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Sen. Cruz Seeks Criminal Investigation of Twitter for Violating U.S. Sanctions on Iran

June 1, 2020

U.S. Sen. Ted Cruz (R-Texas), member of the Senate Foreign Relations Committee, today called on Attorney General Bill Barr and Treasury Secretary Steven Mnuchin to investigate Twitter for willfully violating American sanctions on Iran by providing social media accounts and services to the Supreme Leader of the Islamic Republic, Ayatollah Ali Khamenei, and the Iranian Foreign Minister, Javad Zarif. Both officials are designated under Executive Order (E.O) 13876 for connections to the Office of the Supreme Leader of Iran, which is the world's leading state sponsor of terrorism.

In February, Sen. Cruz, along with Sens. Tom Cotton (R-Ark.), Marsha Blackburn (R-Tenn.), and Marco Rubio (R-Fla.), sent a letter to Twitter CEO Jack Dorsey alerting them to these violations. The letter made clear that "Twitter and its principals face criminal liability and sanctions exposure for providing social media accounts to Iranian persons designated as Specially Designated Nationals (SDNs) by the Department of the Treasury's Office of Foreign Assets Control (OFAC) pursuant to E.O. 13876." The letter also noted that Iranian leaders do not allow their own people to access Twitter, and so the platform is used by them exclusively to propagandize to the world.

In a response letter, Twitter stated "regardless of the political agenda of a particular nation state, to deny our service to their leaders at a time like this would be antithetical to the purpose of our company..."

Following that exchange, today Sen. Cruz sent a letter to Attorney General Barr and Secretary Mnuchin, writing:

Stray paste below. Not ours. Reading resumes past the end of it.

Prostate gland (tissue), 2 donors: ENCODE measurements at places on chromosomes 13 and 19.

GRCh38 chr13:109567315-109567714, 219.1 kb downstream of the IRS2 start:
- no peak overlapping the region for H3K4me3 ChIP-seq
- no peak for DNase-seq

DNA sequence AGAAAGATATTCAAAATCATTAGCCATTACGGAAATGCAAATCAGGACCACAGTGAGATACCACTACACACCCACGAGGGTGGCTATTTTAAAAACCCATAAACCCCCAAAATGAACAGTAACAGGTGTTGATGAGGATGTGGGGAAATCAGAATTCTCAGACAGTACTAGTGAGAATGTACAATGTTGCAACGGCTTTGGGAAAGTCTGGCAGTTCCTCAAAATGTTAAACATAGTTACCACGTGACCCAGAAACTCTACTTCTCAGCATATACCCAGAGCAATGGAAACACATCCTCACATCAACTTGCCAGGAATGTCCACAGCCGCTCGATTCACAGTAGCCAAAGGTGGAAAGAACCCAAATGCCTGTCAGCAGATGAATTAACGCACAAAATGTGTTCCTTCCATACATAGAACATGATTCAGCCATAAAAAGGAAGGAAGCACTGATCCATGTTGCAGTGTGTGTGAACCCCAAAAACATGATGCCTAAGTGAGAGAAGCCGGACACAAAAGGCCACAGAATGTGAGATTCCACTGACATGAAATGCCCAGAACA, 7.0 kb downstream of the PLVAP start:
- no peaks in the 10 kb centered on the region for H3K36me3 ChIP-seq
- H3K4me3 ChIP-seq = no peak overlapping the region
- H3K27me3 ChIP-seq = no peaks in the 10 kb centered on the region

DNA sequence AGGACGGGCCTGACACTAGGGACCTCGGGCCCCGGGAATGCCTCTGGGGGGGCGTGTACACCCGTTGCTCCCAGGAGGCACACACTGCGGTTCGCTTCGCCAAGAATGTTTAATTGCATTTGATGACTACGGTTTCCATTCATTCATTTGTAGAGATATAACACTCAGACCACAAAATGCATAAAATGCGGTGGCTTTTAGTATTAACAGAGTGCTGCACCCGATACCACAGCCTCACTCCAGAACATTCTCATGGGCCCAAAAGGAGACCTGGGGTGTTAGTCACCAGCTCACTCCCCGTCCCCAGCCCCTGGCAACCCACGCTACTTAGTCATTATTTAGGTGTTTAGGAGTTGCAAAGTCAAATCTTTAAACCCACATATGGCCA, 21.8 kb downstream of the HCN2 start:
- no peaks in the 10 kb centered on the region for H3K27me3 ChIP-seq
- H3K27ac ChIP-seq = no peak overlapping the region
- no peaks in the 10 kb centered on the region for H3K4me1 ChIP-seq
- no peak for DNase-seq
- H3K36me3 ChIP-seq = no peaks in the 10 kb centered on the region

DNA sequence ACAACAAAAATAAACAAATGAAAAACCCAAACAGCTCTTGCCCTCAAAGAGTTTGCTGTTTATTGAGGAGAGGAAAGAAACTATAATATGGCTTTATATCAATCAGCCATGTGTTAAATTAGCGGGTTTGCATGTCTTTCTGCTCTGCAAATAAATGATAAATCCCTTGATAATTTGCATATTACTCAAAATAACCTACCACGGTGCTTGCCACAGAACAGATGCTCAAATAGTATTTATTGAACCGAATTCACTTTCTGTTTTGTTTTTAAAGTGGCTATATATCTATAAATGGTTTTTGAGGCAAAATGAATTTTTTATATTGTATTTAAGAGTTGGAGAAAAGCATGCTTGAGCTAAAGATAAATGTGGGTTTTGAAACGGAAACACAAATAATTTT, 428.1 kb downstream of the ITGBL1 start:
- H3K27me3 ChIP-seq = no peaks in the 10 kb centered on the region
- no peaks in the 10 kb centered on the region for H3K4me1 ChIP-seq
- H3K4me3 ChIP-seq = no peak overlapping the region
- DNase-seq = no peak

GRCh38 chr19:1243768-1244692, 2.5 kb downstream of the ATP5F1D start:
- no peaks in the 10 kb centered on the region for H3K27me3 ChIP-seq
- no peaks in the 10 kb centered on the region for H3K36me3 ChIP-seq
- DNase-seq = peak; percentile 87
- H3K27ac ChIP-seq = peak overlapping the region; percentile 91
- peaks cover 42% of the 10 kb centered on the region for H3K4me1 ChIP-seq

"The [February 6, 2020] letter spelled out in detail how Twitter is in violation of IEEPA. [...] It then cited two specific and active Twitter accounts belonging to individuals designated pursuant to E.O. 13876 [...] and called on Twitter to come into compliance with United States law by ceasing to provide services to these individuals.

"To this day, Twitter continues to provide services to these covered individuals."

He continued:

"I wrote to Twitter before writing to you because I believe that the primary goal of IEEPA and sanctions law should be to change the behavior of designated individuals and regimes, not American companies. But when a company willfully and openly violates the law after receiving formal notice that it is unlawfully supporting designated individuals, the federal government should take action. [...]

"The cohesion and legitimacy of our laws rest on their equal application to all citizens and entities, no matter how large or how powerful. The Department of Treasury and the Department of Justice should investigate what appears to be Twitter's blatant and willful violation of IEEPA by providing services to Khamenei, Zarif, and other designated Iranian entities, and, to the extent appropriate, enforce any violation through sanctions and by seeking civil and criminal penalties."

Read the full text of the letter Sen. Cruz sent to Attorney General Barr and Secretary Mnuchin here and below.

Read the letter Sen. Cruz and Senate colleagues sent to Twitter CEO Jack Dorsey on February 6, 2020, here, and Twitter's response on April 3, 2020, here.

Attorney General Barr and Secretary Mnuchin -

I write to urge you to open an investigation into Twitter, Inc. (Twitter) for possible criminal violations of the International Emergency Economic Powers Act (IEEPA) (50 U.S.C. 1701 et seq.) and sanctionable activities prohibited by Executive Order 13876 (E.O. 13876).

On February 6, 2020, I sent a letter (see attached) to Twitter CEO Jack Dorsey informing him that Twitter and its principals face criminal liability and sanctions exposure for providing social media accounts to Iranian persons designated as Specially Designated Nationals (SDNs) by the Department of the Treasury's Office of Foreign Assets Control (OFAC) pursuant to E.O. 13876. You were copied on that letter, as were President Trump and the U.S. Attorney for the Northern District of California Anderson.